3 black seaman s freedom papers as he took trains and steamboats from Baltimore to New York City. Douglass eventually settled in Massachusetts with his wife, a free woman he had met while living in Baltimore, and became a central figure and gifted orator in America s abolitionist movement. As a result of his fame as an abolitionist, a group of British abolitionists legally purchased Douglass freedom by paying his old master. Douglass connection to the Port of Baltimore continued long after he had fled the state, however. He was an early investor in Fells Point s Chesapeake Marine Railway and Dry Dock Company, a black-operated shipyard founded by free black Baltimorean Isaac Myers (later a national labor leader) and several other black and white investors just after the Civil War. Lesson Development: 1. Ask students to define port. 2. Ask students to describe the sorts of activities one might find going on at a port, e.g. loading and unloading ships, selling supplies for ships, building ships, etc. What sorts of jobs might one find being performed at a port? 3. Explain that, during the early and mid-1800s, Baltimore was one of the United States major ports. The city s economy centered on shipping. A large portion of Baltimore s workforce did jobs that directly or indirectly supported port activities. 4. Briefly explain the status of African Americans in Baltimore in the first half of the nineteenth century: Slavery was legal in Maryland at this time. Enslaved African Americans were legally owned by another person. Enslaved people had to do whatever work their owner told them to do, and they were not paid for their work.* Not all African Americans were enslaved, however. Baltimore had the largest population of free black people in the country. Many of them found work in the port of Baltimore. (* In Baltimore, some slaves WERE actually paid meager wages. Sometimes slaves were even allowed to live on their own and find their own employment, paying a very large percentage of their wages to their owners. Frederick Douglass himself lived under such an arrangement during part of his time in Fells Point. It is best not to get into such complexities with students of this age, however.) 5. Ask students to think about how African Americans, both free and enslaved, might have contributed to and benefited from being involved in the port s activities. Part One: Free African American Jobs at the Port 1. Explain to students that they will be exploring some primary source documents to discover how African Americans might have contributed to the work of the Port of Baltimore. 2. This activity will contain quite a bit of difficult new vocabulary pertaining to various jobs. To familiarize students with these new terms, ask students to describe some jobs associated with a port. As students describe each type of work, provide them with the correct term for a person who does such work. For example, if students offer that people would need to build the ships, explain to students the terms caulker, ships carpenter, etc. 3. Divide the class into three groups, and distribute one page of the Baltimore City Directory of to students of each group. Also distribute the vocabulary list. You may choose to have stu- 3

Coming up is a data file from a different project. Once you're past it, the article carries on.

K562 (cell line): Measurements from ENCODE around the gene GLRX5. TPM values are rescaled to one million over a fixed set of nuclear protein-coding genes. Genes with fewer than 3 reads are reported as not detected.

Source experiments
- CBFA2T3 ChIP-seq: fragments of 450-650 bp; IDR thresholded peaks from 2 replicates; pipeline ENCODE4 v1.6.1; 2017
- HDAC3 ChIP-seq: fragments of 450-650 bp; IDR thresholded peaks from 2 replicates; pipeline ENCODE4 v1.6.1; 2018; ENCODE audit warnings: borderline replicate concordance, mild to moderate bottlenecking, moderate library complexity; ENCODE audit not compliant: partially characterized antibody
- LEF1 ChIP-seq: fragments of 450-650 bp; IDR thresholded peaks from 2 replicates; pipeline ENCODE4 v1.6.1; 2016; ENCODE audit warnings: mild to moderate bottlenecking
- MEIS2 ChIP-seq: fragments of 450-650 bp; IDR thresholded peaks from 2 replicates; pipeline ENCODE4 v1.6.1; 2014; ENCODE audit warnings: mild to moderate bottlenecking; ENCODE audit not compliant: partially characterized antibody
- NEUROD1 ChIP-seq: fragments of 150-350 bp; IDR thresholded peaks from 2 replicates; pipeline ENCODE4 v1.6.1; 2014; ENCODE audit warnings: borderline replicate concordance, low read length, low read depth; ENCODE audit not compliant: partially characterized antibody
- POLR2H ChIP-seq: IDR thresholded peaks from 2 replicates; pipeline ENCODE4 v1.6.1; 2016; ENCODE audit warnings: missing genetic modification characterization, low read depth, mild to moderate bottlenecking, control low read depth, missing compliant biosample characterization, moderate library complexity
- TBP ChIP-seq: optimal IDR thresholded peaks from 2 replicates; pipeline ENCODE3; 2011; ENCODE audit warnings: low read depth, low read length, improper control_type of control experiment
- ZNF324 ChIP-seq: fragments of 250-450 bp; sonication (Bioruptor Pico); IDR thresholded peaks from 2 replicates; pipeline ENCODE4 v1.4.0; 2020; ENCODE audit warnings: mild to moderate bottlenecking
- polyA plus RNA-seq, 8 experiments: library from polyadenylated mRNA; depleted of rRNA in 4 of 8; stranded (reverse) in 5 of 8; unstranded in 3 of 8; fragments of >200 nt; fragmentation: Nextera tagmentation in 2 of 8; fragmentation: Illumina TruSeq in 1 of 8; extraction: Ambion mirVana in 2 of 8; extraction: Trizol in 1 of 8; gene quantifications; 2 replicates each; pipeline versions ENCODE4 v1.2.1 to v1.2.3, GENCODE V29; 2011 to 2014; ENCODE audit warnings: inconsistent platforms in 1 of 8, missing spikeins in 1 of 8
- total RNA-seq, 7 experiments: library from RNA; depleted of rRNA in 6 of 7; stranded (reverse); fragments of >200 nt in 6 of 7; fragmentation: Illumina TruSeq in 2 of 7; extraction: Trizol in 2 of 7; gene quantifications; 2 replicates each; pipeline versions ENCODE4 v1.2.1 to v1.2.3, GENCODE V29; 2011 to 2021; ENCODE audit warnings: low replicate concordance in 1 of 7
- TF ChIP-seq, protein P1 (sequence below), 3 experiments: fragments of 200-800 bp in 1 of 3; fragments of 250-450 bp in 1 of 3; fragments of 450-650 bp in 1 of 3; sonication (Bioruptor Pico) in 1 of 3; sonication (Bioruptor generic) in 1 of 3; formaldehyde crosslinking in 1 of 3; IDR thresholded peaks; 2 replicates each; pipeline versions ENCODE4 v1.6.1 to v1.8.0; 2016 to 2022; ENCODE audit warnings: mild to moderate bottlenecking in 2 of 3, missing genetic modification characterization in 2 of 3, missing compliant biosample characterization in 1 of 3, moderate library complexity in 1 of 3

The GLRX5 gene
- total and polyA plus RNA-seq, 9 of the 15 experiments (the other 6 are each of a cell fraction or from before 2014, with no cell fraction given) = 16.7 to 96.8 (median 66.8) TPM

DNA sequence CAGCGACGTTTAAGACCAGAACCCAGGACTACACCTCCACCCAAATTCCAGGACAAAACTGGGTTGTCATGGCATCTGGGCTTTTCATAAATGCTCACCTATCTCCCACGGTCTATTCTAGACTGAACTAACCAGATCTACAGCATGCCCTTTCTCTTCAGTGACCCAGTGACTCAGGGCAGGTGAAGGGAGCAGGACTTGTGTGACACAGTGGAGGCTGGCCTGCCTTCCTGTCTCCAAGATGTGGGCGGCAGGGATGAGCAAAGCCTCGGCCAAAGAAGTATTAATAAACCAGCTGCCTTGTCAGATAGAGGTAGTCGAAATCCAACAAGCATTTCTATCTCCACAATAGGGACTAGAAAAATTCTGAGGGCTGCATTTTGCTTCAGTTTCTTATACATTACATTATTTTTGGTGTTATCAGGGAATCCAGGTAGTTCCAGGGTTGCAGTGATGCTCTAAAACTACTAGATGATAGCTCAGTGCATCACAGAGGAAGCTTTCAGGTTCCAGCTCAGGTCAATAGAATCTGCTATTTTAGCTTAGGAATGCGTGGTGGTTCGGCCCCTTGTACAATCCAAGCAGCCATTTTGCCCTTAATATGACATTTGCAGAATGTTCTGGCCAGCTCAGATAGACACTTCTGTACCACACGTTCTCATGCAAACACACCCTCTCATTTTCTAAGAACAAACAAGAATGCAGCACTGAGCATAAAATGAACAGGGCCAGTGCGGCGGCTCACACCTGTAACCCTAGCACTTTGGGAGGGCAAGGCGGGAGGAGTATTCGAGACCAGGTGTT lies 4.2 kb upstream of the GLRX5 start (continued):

4 dents within the groups work in pairs. 4. Explain to students that the City Directory was like a phone book, except that there were no phones at the time. In alphabetical order, it listed the names of free people living in Baltimore with their address and occupation. White people and black people were listed in different sections. In the 1800s, African Americans were referred to as colored people, although this is a term that is not appropriate to use today. Enslaved people were not included in the City Directory. 5. Direct students to analyze their City Directory page to fill in the worksheet Free African Americans Working in the Port of Baltimore, When the groups are finished analyzing their pages, pull together the information from the three groups. On the overhead projector or chalkboard, list the various port jobs and record each group s total number of people doing each job. Add the numbers together to find the grand total number of people doing each job, and then add these numbers together to find the grand total number of people doing any sort of port-related job. 7. Compare the grand total number of people doing any sort of port-related job to the total number of names listed on these three pages of the directory (286). Depending on the math abilities of your students, you may choose to find the percentage by dividing the number of people doing a portrelated job by the total number of names listed. The point is to find that a large portion of African Americans were contributing directly to shipping in the Port of Baltimore. (NOTE: THE CITY DIRECTORY FOR AFRICAN AMERICANS IS MORE THAN 60 PAGES LONG. REMIND STUDENTS THAT THEY ARE LOOKING AT A SMALL NUMBER OF THE TOTAL NUMBER OF AFRICAN AMERICANS LIVING IN BALTIMORE CITY IN Part Two: Runaway Slaves and the Port 8. Explain that the African Americans listed in the City Directory were all free people, but that enslaved African Americans were working right alongside free African Americans, doing the exact same jobs. 9. Ask students whether they think an enslaved person would find advantages to working in and/or living near a port, where lots of ships come and go and there is a lot of activity always going on. How might this situation help an enslaved person? 10. Tell students that they are going to be examining runaway slave ads from the Baltimore Sun newspaper in the mid-1800s. Remind students that enslaved people were legally considered another person s property. When they attempted to escape from slavery, usually to go to Northern states where slavery was illegal, their owners would put advertisements in the newspaper so that people would be on the lookout for the runaway slave and might help the owner get him or her back. 11. Keeping students in their three groups, distribute one ad to students in each group. Direct them to read the ad in pairs to answer the following FOCUS QUESTION: HOW DID THIS RUNAWAY SLAVE BENEFIT FROM THE PORT OF BALTIMORE S ACTIVITIES? Runaway ad for Henry, January 8, 1849 Henry lived in Baltimore and was trying to get on board a ship to go to Philadelphia or New York, where he would be free. 4

5 Runaway ad for Stewart, August 27, 1858 Stewart was a sailor. Although he lived in Virginia, his work as a sailor on board his master s schooner had taken him to Baltimore, where he had made friends and was well known. It is possible that he went to Baltimore to get help in escaping from his friends. Runaway ad for Isaac, October 1, 1847 Isaac probably went to Baltimore on one of the sailboats that regularly sailed from Southern Maryland to Baltimore to bring goods to the market. 12. After students have had time to analyze their ad, have each group share their findings with the class. 13. Discuss the many ways enslaved African Americans could use the Port of Baltimore to their benefit: It was easy to blend into and find support from the many free and enslaved blacks who worked in the port. It was easy to find jobs in the port. Runaway slaves could find transportation on the many ships always coming and going. Assessment: Have students write a runaway slave advertisement for an enslaved African American named Frederick who escaped from a plantation on the Eastern Shore of Maryland and is thought to have come to Baltimore. In their ad, students should include the following information: Why did Frederick come to Baltimore? How did he get there? What is Frederick believed to be doing in Baltimore? Closure: Post the Runaway Slave Ads. Have the students view the ads in a Gallery Walk activity. 5